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Mortgage rates will likely hold steady near their current levels for a bit before starting to trend down in the coming months. As inflation increased this year, so did mortgage rates. But now that the Federal Reserve appears to have gotten a handle on out-of-control price growth, mortgage rates are expected to ease throughout 2023 and 2024. However, we likely won't see rates drop to the historic lows borrowers enjoyed in 2020 and 2021. Today's mortgage rates Mortgage type Average rate today This information has been provided by Zillow.
See more mortgage rates on Zillow Today's refinance rates Mortgage type Average rate today This information has been provided by Zillow. See more mortgage rates on Zillow Mortgage calculatorUse our free mortgage calculator to see how today's mortgage rates will affect your monthly and long-term payments. By plugging in different term lengths and interest rates, you'll see how your monthly payment could change.Mortgage rate projection for 2023Mortgage rates started ticking up from historic lows in the second half of 2021 and have increased over three percentage points so far in 2022.
They'll likely remain near their current levels for the remainder of 2022.But many forecasts expect rates to begin to fall next year. In their latest forecast, Fannie Mae researchers predicted that 30-year fixed rates will trend down throughout 2023 and 2024.But whether mortgage rates will drop in 2023 hinges on if the Federal Reserve can get inflation under control.In the last 12 months, the Consumer Price Index rose by 7.1%. This is a significant slowdown compared to where inflation was earlier this year, which is a sign that mortgage rates may start coming down soon as well.If the Fed acts too aggressively and engineers a recession, mortgage rates could fall further than what current forecasts expect.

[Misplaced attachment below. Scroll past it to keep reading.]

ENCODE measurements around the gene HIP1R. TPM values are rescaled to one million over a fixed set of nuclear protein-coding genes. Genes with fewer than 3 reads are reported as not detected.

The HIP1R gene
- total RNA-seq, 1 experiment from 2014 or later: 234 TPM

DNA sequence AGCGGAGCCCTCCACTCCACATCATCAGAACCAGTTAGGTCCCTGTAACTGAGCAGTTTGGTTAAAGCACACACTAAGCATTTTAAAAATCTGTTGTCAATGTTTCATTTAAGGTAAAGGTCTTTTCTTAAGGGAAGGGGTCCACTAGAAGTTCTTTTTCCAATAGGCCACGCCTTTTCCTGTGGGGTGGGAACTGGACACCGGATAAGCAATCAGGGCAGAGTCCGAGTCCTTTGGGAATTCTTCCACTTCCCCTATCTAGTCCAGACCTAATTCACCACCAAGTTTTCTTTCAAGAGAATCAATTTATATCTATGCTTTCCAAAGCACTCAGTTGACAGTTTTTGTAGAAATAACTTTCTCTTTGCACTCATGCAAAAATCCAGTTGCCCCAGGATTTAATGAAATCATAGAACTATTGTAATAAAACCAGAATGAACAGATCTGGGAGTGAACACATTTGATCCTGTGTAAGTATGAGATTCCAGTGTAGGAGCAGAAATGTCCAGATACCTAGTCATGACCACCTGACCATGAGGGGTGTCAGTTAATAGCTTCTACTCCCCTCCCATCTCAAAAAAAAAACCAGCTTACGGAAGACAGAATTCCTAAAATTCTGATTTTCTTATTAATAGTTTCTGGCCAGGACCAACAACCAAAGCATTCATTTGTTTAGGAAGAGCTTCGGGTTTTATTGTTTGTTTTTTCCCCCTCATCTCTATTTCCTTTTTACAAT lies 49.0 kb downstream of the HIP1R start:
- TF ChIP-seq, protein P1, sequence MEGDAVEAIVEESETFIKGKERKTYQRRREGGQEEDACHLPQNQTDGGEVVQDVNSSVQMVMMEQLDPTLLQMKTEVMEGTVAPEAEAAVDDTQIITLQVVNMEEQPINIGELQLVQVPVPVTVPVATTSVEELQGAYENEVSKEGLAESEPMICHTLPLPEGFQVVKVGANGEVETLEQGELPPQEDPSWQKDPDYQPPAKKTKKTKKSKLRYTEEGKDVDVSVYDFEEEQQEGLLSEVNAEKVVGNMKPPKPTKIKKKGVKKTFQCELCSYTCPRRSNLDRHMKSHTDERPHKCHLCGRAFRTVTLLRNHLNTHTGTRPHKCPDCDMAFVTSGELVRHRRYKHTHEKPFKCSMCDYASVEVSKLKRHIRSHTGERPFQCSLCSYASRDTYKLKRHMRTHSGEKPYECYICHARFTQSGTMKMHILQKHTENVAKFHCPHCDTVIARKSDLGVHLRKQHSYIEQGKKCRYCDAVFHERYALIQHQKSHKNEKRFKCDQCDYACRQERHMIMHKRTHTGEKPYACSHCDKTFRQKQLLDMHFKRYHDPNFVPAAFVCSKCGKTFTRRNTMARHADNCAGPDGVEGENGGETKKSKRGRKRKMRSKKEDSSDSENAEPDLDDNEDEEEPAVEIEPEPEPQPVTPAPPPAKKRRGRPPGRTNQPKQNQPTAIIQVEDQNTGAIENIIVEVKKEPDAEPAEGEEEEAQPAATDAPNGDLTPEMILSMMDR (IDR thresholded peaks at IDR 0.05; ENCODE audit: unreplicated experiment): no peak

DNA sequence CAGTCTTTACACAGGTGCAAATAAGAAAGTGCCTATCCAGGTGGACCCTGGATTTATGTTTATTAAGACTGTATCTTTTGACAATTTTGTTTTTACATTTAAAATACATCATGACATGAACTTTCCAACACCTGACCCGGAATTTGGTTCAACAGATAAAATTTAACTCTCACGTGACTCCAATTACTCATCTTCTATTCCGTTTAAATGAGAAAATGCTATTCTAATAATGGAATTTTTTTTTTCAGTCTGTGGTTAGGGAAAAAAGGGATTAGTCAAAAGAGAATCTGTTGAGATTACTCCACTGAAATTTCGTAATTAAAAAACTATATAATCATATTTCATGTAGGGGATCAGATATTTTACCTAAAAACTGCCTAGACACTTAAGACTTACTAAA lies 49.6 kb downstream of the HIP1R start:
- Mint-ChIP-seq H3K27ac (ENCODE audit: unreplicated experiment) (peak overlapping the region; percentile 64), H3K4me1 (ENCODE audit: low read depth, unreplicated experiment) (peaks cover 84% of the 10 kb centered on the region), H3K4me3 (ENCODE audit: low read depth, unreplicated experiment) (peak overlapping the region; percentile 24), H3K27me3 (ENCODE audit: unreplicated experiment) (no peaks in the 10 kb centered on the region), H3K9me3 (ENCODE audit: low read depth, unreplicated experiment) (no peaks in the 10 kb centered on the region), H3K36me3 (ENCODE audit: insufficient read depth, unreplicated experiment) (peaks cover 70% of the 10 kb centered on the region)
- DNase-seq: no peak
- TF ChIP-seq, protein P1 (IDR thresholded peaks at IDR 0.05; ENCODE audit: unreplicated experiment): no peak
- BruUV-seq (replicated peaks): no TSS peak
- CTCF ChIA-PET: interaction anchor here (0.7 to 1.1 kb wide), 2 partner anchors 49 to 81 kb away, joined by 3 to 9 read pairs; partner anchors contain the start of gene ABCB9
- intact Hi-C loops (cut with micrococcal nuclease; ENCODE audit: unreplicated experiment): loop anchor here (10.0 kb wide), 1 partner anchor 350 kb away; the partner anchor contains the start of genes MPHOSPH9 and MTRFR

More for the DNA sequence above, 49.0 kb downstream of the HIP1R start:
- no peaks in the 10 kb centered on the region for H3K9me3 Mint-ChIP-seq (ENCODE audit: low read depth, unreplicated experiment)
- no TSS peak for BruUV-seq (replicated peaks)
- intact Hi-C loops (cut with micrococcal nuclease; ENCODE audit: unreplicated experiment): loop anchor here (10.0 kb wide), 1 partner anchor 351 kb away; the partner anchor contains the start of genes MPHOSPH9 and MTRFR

But rates probably won't drop to the historic lows borrowers enjoyed throughout the past couple of years.Should I get a HELOC? Pros and consIf you're looking to tap into your home's equity, a HELOC might be the best way to do so right now. Unlike a cash-out refinance, you won't have to get a whole new mortgage with a new interest rate, and you'll likely get a better rate than you would with a home equity loan.But HELOCs don't always make sense. It's important to consider the pros and cons.HELOC prosOnly pay interest on what you borrowTypically have lower rates than alternatives, including home equity loans, personal loans, and credit cardsIf you have a lot of equity, you could potentially borrow more than you could get with a personal loanHELOC consRates are variable, meaning your monthly payments could go upTaking equity out of your home can be risky if property values decline or you default on the loanMinimum withdrawal amount may be more than you want to borrowWhen will house prices come down?Home prices are starting to decline, but we likely won't see huge drops, even if there's a recession.The S&P Case-Shiller Home Price Index shows that prices are still up year-over-year, though they fell on a monthly basis in July, August, and September.
Fannie Mae researchers expect prices to decline 1.5% in 2023, while the MBA expects a 0.7% increase in 2023 and a 0.1% decrease in 2024.Sky high mortgage rates have pushed many hopeful buyers out of the market, slowing homebuying demand and putting downward pressure on home prices. But rates may start to drop next year, which would remove some of that pressure. The current supply of homes is also historically low, which will likely keep prices from dropping too far.What happens to house prices in a recession?House prices usually drop during a recession, but not always.
When it does happen, it's generally because fewer people can afford to purchase homes, and the low demand forces sellers to lower their prices.How much mortgage can I afford?A mortgage calculator can help you determine how much you can afford to borrow. Play around with different home prices and down payment amounts to see how much your monthly payment could be, and think about how that fits in with your overall budget.Typically, experts recommend spending no more than 28% of your gross monthly income on housing expenses. This means your entire monthly mortgage payment, including taxes and insurance, shouldn't exceed 28% of your pre-tax monthly income.The lower your rate, the more you'll be able to borrow, so shop around and get preapproved with multiple mortgage lenders to see who can offer you the best rate.
But remember not to borrow more than what your budget can comfortably handle.